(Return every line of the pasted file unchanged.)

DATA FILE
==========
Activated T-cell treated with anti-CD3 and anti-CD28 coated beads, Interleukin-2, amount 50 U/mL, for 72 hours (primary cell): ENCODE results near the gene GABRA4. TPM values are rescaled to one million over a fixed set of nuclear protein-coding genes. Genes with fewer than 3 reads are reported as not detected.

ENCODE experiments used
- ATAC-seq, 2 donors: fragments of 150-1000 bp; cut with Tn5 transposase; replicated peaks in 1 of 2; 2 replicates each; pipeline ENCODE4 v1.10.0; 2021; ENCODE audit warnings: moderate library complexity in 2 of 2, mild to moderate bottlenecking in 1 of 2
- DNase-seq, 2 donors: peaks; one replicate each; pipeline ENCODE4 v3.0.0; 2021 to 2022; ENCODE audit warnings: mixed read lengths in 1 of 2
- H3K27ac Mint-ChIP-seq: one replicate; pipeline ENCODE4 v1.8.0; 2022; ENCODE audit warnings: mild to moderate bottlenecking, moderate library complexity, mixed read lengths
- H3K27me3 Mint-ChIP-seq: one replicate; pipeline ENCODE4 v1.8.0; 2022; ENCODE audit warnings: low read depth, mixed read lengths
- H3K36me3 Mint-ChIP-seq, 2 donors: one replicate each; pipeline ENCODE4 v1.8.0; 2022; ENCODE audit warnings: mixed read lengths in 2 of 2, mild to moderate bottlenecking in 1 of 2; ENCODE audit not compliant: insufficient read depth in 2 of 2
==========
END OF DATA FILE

Activated T-cell treated with anti-CD3 and anti-CD28 coated beads, Interleukin-2, amount 50 U/mL, for 72 hours (primary cell): ENCODE results near the gene GABRA4. TPM values are rescaled to one million over a fixed set of nuclear protein-coding genes. Genes with fewer than 3 reads are reported as not detected.

ENCODE experiments used
- ATAC-seq, 2 donors: fragments of 150-1000 bp; cut with Tn5 transposase; replicated peaks in 1 of 2; 2 replicates each; pipeline ENCODE4 v1.10.0; 2021; ENCODE audit warnings: moderate library complexity in 2 of 2, mild to moderate bottlenecking in 1 of 2
- DNase-seq, 2 donors: peaks; one replicate each; pipeline ENCODE4 v3.0.0; 2021 to 2022; ENCODE audit warnings: mixed read lengths in 1 of 2
- H3K27ac Mint-ChIP-seq: one replicate; pipeline ENCODE4 v1.8.0; 2022; ENCODE audit warnings: mild to moderate bottlenecking, moderate library complexity, mixed read lengths
- H3K27me3 Mint-ChIP-seq: one replicate; pipeline ENCODE4 v1.8.0; 2022; ENCODE audit warnings: low read depth, mixed read lengths
- H3K36me3 Mint-ChIP-seq, 2 donors: one replicate each; pipeline ENCODE4 v1.8.0; 2022; ENCODE audit warnings: mixed read lengths in 2 of 2, mild to moderate bottlenecking in 1 of 2; ENCODE audit not compliant: insufficient read depth in 2 of 2